Weeranat Yoodee passed away on Tuesday night (June 16), twenty-four hours after he and 30-year-old Thongpoon Boonraksatrakul, who still remains in the hospital, were attacked by the male elephant in Rayong̕s Noen Phra district.
According to witnesses, an elephant handler, known as mahout, was asking the group of friends to buy sugar cane for the animal when the 5-year-old elephant suddenly struck Weeranat with its tusk and kicked Thongpoon.
"I and other tourists in the area ran for our lives," said Kusuma Laopan, 32, who was with the pair at the time. "Luckily, the mahout stepped in and stopped the elephant, so it stopped harming other people. The mahout then led the elephants away to the other side of the road."
Witthawat Uanduangdee, the 21-year-old mahout, told reporters that he brought two elephants to Rayong from Buriram province last week, and was shocked by the incident.
"I think [the elephant] might have been startled by car headlights and engine sounds," he said.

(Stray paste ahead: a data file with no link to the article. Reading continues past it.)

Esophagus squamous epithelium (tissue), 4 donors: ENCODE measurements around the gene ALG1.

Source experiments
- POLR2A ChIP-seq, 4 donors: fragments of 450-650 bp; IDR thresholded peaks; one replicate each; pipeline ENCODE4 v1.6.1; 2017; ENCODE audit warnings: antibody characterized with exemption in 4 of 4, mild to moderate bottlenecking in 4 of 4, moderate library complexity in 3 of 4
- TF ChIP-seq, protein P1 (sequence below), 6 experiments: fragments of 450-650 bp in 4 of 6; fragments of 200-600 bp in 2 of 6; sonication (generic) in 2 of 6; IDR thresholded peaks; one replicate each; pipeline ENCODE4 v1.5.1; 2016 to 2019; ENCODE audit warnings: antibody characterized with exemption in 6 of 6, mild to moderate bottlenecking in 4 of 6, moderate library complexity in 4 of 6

Police say Witthawat has been charged with violating Thailand’s animal welfare law and negligence leading to death.
Elephants areroutinelybrought to beg for money in urban areas and tourist attractions around Thailand. Animal rights activists have long-criticised the practice, which was recently outlawed by new animal welfare legislation.
Under Thailand’s Animal Cruelty Prevention Act, which was passed by the interim parliament in late 2014, those caught "causing unnecessary cruelty" to animals face a B40,000 fine and two years in prison. Thai authorities have said the law applies to people who bring elephants to beg in cities.
Read original story here.